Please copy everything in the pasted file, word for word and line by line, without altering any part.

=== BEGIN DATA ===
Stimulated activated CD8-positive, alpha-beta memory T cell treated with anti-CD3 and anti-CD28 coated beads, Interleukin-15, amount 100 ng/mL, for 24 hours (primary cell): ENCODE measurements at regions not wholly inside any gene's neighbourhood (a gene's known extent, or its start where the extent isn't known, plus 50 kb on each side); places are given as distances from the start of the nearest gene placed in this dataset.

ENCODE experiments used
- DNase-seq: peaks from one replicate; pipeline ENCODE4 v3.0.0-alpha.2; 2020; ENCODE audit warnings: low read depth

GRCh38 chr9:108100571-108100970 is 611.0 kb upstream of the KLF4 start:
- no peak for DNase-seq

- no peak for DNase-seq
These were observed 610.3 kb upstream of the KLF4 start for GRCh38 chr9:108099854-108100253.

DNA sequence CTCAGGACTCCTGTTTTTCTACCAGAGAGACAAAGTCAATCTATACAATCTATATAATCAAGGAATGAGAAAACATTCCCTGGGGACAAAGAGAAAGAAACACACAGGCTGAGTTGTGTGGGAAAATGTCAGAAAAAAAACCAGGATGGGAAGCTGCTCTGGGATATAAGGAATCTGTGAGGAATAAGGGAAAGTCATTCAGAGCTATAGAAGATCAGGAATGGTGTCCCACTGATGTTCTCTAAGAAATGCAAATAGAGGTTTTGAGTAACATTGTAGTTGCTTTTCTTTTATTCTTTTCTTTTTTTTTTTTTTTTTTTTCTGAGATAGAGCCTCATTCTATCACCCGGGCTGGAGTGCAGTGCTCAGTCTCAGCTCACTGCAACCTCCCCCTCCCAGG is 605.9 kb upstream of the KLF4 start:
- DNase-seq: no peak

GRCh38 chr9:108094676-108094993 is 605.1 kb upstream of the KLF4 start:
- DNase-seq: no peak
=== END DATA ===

Stimulated activated CD8-positive, alpha-beta memory T cell treated with anti-CD3 and anti-CD28 coated beads, Interleukin-15, amount 100 ng/mL, for 24 hours (primary cell): ENCODE measurements at regions not wholly inside any gene's neighbourhood (a gene's known extent, or its start where the extent isn't known, plus 50 kb on each side); places are given as distances from the start of the nearest gene placed in this dataset.

ENCODE experiments used
- DNase-seq: peaks from one replicate; pipeline ENCODE4 v3.0.0-alpha.2; 2020; ENCODE audit warnings: low read depth

GRCh38 chr9:108100571-108100970 is 611.0 kb upstream of the KLF4 start:
- no peak for DNase-seq

- no peak for DNase-seq
These were observed 610.3 kb upstream of the KLF4 start for GRCh38 chr9:108099854-108100253.

DNA sequence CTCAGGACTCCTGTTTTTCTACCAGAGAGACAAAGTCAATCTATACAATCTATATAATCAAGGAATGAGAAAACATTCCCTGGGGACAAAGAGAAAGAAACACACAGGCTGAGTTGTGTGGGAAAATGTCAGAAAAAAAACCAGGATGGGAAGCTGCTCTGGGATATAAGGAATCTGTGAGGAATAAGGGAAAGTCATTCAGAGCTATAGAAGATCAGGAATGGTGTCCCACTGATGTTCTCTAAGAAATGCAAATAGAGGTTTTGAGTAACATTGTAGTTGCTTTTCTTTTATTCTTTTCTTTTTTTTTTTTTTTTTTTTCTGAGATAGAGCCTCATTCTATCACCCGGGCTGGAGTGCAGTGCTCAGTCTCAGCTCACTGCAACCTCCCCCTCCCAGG is 605.9 kb upstream of the KLF4 start:
- DNase-seq: no peak

GRCh38 chr9:108094676-108094993 is 605.1 kb upstream of the KLF4 start:
- DNase-seq: no peak